Honor Your Hunger

by Kelsey N. Brown, MEd, CHES on Jan 19, 2017

Behavior Change

Ignoring hunger and restricting intake can trigger an impulse to overeat (Mathes et al. 2009). Becoming aware of and honoring biological hunger can help. While this sounds simple, it can be challenging. “Many people seem deathly afraid to trust their internal hunger cues,” Washington, D.C., dietitian Victoria Jarzabkowski, MS, RDN, says. “It shouldn’t be terrifying, but that just goes to show how out of touch most of us are with body awareness.”

To foster this ability, encourage clients to have a dialogue with themselves concerning their hunger. Have them ask, “What’s my hunger level?” before eating and at regular intervals throughout the day. Jarzabkowski recommends using a hunger scale, where 1 is completely starving and 10 is uncomfortably full, to help clients begin to “hear” their hunger. “Clients should eat when they’re hungry, but not starving, and stop when they are at a 6–8 on the scale. It takes a lot of hyperawareness at the start but becomes easier over time,” she says.

“After years of dieting, many people don’t even recognize signals of hunger,” says Marisa Molina of Hello Beautiful Health. “So it’s important to give them examples of what hunger actually feels like. These can include a growling stomach, fatigue or a drop in energy.” By becoming reacquainted with their hunger cues, clients can begin eating in response to physiological hunger and avoid becoming ravenous later.

*Editor's note: To learn more about intuitive eating strategies such as the one described here, check out Kelsey Brown's article in February 2017 issue of IDEA Fitness Journal.

Reference

Mathes, W.F., et al. 2009. The biology of binge eating. Appetite, 52 (3), 545-53.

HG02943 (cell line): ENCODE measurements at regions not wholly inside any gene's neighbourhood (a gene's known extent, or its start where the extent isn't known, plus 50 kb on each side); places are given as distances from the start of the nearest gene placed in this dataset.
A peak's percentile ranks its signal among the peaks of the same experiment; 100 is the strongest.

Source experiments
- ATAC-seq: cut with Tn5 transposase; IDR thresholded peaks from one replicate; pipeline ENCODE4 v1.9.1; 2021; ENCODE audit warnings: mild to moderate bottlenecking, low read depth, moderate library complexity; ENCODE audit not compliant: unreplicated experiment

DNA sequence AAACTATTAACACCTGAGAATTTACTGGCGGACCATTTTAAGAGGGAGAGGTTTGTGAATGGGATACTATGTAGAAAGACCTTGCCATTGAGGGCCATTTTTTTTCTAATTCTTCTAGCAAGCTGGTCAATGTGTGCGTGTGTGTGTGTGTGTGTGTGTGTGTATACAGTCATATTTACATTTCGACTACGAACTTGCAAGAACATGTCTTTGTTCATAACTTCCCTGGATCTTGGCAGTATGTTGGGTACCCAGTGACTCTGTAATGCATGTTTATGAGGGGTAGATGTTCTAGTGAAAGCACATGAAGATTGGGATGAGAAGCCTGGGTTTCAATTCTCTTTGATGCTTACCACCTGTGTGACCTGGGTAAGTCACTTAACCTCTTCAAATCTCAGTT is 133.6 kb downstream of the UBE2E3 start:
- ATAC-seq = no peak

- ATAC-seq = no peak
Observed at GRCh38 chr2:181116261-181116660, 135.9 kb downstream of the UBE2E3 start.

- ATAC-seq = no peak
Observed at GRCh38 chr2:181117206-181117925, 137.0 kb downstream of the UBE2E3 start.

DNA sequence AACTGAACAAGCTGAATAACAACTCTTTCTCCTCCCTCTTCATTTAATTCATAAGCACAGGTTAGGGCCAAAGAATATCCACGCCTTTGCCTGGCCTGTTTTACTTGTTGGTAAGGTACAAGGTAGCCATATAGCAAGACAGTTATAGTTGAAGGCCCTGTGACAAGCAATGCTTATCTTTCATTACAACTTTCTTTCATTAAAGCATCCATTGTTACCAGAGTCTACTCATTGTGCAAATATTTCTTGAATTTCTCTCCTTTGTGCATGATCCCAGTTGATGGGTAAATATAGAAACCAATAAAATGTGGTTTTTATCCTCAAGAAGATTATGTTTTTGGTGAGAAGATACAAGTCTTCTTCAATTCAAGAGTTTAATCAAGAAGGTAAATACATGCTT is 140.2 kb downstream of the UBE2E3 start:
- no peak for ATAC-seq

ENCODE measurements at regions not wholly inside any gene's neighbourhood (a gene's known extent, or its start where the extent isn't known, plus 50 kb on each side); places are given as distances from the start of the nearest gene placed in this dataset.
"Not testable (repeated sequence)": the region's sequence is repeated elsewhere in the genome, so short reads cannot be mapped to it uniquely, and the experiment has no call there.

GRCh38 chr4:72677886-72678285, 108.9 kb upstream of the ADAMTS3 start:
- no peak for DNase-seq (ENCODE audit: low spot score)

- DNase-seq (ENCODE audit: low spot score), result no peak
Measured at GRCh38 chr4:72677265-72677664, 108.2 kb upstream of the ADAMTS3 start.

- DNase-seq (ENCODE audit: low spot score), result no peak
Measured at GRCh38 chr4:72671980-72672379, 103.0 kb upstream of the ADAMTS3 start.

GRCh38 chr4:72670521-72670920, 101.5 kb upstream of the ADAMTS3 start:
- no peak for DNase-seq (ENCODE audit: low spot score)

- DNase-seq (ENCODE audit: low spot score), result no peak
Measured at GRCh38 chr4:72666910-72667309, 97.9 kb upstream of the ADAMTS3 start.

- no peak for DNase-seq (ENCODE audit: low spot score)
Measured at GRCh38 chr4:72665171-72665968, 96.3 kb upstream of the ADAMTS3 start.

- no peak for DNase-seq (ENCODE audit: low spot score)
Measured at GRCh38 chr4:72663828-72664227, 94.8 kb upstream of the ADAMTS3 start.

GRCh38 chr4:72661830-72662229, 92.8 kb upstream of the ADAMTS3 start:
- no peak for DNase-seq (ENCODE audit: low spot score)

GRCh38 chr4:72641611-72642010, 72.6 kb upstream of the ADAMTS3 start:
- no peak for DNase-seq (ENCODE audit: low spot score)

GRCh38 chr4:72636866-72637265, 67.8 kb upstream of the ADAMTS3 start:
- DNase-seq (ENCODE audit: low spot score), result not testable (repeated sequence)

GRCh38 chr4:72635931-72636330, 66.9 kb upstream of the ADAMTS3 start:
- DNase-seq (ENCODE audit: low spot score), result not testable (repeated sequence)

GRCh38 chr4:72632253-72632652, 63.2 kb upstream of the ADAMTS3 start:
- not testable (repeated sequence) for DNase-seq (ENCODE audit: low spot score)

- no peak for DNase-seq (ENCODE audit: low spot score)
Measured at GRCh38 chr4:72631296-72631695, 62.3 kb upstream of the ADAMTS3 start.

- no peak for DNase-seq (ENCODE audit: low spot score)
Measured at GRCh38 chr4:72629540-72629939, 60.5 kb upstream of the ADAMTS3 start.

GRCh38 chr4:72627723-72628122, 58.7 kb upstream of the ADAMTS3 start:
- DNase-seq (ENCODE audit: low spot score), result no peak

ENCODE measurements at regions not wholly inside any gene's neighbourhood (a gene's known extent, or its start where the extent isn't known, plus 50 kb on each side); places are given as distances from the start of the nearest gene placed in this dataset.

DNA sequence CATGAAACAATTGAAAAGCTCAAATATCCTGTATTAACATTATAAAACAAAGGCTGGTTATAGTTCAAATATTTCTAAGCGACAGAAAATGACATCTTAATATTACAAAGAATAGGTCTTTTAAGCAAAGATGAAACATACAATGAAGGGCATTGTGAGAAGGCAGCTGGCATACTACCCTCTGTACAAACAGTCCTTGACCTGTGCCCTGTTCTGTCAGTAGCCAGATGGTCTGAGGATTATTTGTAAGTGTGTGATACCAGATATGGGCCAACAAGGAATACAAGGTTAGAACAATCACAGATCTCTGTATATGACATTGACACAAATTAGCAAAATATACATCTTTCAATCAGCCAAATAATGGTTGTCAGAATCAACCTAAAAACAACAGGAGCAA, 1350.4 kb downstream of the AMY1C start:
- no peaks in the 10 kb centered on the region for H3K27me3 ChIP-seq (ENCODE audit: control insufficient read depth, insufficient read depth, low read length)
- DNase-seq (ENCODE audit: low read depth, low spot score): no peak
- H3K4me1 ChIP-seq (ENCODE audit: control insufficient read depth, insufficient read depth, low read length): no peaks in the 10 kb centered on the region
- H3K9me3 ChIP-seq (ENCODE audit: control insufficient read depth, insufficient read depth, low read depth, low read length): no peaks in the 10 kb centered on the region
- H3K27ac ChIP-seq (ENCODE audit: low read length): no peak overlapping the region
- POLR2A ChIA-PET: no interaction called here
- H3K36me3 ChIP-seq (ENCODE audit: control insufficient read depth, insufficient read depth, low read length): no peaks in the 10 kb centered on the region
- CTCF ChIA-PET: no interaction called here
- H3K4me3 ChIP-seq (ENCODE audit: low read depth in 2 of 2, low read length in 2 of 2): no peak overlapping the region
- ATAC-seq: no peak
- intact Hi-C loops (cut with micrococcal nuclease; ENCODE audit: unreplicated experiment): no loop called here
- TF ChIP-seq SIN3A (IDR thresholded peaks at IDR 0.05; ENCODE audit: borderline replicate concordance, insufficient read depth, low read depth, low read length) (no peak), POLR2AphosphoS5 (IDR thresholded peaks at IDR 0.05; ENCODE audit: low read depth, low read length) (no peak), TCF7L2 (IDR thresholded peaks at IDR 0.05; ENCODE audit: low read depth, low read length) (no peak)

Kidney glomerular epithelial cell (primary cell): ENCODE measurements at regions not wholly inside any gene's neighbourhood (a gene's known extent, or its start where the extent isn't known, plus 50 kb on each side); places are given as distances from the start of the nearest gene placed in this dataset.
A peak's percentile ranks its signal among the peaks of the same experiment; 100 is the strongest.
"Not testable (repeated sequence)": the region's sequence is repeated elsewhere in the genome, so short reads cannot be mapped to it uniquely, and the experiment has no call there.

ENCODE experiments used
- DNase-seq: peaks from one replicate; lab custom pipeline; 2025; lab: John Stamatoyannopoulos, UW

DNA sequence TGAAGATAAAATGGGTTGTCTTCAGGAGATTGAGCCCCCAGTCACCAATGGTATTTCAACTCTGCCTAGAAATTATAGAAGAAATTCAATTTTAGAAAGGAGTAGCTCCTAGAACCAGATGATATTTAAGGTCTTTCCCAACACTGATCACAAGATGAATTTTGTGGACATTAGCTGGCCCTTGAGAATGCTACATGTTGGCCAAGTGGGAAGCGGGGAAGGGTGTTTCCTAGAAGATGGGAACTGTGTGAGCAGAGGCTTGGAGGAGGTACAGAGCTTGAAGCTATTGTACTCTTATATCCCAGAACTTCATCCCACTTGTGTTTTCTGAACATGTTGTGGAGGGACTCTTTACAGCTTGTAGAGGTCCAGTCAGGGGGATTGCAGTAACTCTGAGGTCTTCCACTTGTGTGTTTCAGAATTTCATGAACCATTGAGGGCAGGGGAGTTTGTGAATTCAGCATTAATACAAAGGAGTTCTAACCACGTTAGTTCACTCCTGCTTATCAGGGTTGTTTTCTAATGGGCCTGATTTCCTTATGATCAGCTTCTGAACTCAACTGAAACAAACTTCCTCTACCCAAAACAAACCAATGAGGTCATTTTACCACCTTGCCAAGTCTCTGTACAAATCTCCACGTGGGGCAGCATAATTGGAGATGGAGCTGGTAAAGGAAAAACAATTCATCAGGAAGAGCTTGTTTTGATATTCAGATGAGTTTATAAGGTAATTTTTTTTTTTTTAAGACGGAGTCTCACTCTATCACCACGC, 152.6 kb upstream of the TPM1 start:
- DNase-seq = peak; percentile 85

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About the Author

Kelsey N. Brown, MEd, CHES

Kelsey N. Brown, MEd, CHES IDEA Author/Presenter

Kelsey has over a decade of experience in the health and fitness industry. She has worked as a group fitness instructor, health coach, health educator and writes for various fitness publications including IDEA Fitness Journal, ACSM Health & Fitness Journal and the American Council on Exercise. Kelsey currently serves as an Assistant Professor of Exercise Science at San Diego Mesa College and is the Director of their Personal Trainer Certificate Program. Kelsey holds a Bachelors Degree in Kinesiology with an emphasis in Fitness, Nutrition and Health from San Diego State University and a Masters Degree in Health Behavior and Health Education from the University of Texas at Austin. She is a certified Intuitive Eating Counselor, Health Education Specialist (NCHEC), Health Coach (ACE), Group Fitness Instructor (ACE) and Personal Trainer (NASM). Whether teaching, writing, training, or health coaching, Kelsey’s goal is to help those she works with develop lifelong healthy behaviors that strengthen their physical, mental and emotional health. Reach her at kelseyngraham@gmail.com.